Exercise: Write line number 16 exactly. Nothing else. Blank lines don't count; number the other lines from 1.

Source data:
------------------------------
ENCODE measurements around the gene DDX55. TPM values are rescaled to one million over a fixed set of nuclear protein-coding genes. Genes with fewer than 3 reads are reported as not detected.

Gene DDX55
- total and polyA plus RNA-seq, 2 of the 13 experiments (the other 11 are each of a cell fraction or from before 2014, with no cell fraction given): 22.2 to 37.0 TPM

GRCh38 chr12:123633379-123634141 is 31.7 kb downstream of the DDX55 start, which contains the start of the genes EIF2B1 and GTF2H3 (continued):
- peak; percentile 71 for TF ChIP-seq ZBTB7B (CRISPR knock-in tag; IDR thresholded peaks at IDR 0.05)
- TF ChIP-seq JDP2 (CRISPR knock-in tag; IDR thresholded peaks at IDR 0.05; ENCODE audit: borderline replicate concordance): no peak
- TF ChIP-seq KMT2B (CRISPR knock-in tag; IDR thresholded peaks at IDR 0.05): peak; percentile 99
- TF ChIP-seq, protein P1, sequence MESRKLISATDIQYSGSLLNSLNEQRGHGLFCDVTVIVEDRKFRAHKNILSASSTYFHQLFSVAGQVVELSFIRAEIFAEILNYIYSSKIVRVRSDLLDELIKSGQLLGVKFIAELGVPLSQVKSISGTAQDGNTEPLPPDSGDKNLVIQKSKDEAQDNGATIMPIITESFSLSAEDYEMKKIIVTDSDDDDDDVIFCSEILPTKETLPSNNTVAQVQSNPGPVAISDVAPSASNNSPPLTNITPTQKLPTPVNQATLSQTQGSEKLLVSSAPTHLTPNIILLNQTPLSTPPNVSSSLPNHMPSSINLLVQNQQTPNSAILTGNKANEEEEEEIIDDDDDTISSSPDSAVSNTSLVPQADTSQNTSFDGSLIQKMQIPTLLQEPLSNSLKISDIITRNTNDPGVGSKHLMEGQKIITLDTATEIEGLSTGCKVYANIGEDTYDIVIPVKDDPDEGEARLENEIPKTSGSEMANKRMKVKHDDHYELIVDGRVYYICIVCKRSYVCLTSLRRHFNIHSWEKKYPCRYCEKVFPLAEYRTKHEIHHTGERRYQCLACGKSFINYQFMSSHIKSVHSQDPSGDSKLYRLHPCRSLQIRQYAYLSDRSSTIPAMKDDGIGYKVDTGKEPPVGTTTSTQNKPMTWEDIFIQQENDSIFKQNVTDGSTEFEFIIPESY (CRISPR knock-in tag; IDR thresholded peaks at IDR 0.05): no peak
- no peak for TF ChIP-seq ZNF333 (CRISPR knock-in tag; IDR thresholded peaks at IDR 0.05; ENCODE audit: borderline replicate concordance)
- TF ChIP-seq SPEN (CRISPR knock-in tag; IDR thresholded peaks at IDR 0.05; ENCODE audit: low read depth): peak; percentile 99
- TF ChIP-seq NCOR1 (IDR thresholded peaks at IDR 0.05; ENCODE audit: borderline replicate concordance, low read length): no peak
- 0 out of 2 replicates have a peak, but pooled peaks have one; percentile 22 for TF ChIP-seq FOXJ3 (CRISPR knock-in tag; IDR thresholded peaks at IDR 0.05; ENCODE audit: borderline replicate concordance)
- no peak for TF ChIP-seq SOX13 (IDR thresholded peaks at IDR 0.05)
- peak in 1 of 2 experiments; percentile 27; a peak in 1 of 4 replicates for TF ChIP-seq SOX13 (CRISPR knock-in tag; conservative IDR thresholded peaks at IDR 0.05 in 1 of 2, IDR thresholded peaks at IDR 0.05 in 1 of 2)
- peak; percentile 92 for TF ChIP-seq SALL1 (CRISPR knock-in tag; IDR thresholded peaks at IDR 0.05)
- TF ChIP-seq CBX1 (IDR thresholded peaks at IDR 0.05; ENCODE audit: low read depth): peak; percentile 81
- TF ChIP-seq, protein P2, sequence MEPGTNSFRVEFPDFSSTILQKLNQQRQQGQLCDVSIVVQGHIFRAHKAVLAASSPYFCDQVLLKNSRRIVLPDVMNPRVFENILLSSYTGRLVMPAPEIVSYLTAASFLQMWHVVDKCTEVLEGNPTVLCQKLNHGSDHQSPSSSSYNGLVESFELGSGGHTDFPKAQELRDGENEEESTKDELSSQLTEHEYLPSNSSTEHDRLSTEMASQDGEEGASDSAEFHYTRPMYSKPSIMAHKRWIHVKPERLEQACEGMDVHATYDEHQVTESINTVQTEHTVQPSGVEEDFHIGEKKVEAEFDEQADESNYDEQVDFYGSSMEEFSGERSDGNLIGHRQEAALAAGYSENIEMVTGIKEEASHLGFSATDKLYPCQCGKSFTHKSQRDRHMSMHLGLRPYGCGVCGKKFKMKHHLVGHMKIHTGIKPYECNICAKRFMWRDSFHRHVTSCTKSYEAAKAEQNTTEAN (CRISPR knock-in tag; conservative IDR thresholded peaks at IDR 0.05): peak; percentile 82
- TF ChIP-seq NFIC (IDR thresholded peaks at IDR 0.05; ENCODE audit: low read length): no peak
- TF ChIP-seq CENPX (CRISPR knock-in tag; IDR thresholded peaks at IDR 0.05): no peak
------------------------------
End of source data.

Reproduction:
- TF ChIP-seq CBX1 (IDR thresholded peaks at IDR 0.05; ENCODE audit: low read depth): peak; percentile 81